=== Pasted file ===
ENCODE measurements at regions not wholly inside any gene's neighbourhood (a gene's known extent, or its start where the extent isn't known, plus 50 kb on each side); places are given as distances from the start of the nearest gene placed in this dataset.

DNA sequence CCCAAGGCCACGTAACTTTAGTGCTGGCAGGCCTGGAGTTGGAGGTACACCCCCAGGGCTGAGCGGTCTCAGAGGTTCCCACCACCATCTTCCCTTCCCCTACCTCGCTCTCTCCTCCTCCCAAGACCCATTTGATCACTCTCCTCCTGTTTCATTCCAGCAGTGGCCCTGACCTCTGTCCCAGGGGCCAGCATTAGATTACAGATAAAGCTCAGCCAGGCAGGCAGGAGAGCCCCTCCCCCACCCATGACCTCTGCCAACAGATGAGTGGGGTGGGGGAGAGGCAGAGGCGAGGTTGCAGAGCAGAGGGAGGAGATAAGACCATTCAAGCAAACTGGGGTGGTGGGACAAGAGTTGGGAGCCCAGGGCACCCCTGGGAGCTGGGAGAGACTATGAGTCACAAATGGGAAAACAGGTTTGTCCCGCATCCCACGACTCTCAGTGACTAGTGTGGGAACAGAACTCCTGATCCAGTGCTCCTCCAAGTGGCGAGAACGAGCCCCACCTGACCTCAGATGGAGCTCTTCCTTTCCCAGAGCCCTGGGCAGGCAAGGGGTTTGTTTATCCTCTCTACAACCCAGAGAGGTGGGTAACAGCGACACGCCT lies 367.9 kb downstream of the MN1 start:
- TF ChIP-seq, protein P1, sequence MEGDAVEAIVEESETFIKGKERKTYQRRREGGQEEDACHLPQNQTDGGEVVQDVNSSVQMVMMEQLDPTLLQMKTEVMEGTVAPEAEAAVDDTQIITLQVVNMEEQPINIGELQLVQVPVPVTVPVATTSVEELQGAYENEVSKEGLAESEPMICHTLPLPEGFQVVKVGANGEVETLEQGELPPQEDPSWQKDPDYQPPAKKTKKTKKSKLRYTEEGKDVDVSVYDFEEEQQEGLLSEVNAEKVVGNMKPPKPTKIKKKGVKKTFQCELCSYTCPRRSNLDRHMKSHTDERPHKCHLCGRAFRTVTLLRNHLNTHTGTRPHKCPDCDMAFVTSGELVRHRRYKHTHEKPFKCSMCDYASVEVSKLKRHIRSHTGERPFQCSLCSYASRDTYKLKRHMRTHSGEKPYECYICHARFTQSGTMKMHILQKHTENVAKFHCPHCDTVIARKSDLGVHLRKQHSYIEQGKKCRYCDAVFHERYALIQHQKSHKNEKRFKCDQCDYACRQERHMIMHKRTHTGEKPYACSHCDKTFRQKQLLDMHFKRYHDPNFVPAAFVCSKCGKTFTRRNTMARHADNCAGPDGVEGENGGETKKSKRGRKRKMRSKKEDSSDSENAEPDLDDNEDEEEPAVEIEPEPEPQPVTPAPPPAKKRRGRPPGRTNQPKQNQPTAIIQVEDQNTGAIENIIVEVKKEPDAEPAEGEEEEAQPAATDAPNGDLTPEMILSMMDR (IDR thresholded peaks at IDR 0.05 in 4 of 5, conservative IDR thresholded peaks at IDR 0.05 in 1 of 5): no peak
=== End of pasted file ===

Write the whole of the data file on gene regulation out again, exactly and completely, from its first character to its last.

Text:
ENCODE measurements at regions not wholly inside any gene's neighbourhood (a gene's known extent, or its start where the extent isn't known, plus 50 kb on each side); places are given as distances from the start of the nearest gene placed in this dataset.

DNA sequence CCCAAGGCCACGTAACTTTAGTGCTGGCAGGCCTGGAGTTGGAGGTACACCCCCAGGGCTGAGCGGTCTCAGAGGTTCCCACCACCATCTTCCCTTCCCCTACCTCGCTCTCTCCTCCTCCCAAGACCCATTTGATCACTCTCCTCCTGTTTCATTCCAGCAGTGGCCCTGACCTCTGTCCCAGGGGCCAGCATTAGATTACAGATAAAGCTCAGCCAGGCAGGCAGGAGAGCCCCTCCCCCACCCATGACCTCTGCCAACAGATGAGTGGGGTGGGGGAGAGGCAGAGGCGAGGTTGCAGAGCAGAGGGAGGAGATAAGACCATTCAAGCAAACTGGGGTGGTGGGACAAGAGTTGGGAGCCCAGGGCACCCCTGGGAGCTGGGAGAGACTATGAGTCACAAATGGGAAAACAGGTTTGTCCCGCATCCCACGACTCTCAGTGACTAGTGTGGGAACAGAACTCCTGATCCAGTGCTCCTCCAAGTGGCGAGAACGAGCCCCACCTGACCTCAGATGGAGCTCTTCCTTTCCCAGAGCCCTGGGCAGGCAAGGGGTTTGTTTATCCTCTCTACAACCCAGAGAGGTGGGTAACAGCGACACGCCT lies 367.9 kb downstream of the MN1 start:
- TF ChIP-seq, protein P1, sequence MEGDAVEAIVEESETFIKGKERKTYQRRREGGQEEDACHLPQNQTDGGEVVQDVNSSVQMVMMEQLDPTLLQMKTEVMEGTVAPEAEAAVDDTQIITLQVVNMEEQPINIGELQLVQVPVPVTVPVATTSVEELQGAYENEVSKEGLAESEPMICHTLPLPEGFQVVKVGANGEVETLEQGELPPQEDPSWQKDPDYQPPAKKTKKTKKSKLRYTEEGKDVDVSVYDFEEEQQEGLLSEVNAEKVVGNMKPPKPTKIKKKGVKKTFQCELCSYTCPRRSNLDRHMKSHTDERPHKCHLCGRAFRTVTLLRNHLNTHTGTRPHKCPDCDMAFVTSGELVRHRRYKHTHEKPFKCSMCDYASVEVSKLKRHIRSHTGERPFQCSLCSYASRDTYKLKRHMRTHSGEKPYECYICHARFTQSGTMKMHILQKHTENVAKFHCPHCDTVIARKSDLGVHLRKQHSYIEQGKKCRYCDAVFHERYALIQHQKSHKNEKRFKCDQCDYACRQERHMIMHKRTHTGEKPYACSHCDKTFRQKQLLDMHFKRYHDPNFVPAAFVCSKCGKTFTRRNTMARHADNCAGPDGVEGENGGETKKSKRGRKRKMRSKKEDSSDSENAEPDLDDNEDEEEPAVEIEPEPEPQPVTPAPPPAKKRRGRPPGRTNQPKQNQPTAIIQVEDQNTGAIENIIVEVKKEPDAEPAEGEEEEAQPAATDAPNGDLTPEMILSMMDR (IDR thresholded peaks at IDR 0.05 in 4 of 5, conservative IDR thresholded peaks at IDR 0.05 in 1 of 5): no peak